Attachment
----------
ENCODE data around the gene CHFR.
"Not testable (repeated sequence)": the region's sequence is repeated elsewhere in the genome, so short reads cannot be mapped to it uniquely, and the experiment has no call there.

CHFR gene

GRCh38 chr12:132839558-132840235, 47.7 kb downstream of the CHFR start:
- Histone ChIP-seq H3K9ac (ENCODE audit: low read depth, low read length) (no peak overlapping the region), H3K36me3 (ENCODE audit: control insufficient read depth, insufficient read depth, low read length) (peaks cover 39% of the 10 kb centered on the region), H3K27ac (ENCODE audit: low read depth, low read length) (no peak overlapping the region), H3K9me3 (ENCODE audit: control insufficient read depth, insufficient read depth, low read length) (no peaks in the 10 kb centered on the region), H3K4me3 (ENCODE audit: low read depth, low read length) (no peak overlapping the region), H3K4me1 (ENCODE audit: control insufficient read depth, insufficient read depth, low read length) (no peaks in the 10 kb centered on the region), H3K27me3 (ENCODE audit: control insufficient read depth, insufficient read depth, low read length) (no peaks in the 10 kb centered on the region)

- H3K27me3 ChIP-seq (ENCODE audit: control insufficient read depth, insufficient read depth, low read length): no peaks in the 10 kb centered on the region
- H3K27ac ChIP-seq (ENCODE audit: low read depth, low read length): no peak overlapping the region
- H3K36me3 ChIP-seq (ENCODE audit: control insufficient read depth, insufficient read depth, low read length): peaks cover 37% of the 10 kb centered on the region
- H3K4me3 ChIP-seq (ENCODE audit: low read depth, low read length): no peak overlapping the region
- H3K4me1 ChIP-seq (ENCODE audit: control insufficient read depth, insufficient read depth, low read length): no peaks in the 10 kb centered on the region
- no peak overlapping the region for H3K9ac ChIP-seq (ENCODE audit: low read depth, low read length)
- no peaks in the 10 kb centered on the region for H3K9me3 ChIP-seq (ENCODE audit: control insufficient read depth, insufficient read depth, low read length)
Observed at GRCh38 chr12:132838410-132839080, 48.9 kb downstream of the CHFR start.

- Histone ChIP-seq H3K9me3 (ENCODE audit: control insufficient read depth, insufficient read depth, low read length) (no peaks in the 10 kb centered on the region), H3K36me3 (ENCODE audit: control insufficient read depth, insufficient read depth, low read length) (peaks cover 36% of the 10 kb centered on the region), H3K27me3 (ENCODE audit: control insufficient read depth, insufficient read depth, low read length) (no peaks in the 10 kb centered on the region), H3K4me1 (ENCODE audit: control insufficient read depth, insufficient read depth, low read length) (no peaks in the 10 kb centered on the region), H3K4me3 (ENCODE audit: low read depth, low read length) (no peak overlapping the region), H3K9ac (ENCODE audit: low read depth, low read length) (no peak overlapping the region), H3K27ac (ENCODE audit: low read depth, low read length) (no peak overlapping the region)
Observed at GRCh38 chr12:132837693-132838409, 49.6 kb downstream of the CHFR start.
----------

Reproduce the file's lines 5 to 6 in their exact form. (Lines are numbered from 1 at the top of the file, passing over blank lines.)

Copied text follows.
- Histone ChIP-seq H3K9ac (ENCODE audit: low read depth, low read length) (no peak overlapping the region), H3K36me3 (ENCODE audit: control insufficient read depth, insufficient read depth, low read length) (peaks cover 39% of the 10 kb centered on the region), H3K27ac (ENCODE audit: low read depth, low read length) (no peak overlapping the region), H3K9me3 (ENCODE audit: control insufficient read depth, insufficient read depth, low read length) (no peaks in the 10 kb centered on the region), H3K4me3 (ENCODE audit: low read depth, low read length) (no peak overlapping the region), H3K4me1 (ENCODE audit: control insufficient read depth, insufficient read depth, low read length) (no peaks in the 10 kb centered on the region), H3K27me3 (ENCODE audit: control insufficient read depth, insufficient read depth, low read length) (no peaks in the 10 kb centered on the region)

- H3K27me3 ChIP-seq (ENCODE audit: control insufficient read depth, insufficient read depth, low read length): no peaks in the 10 kb centered on the region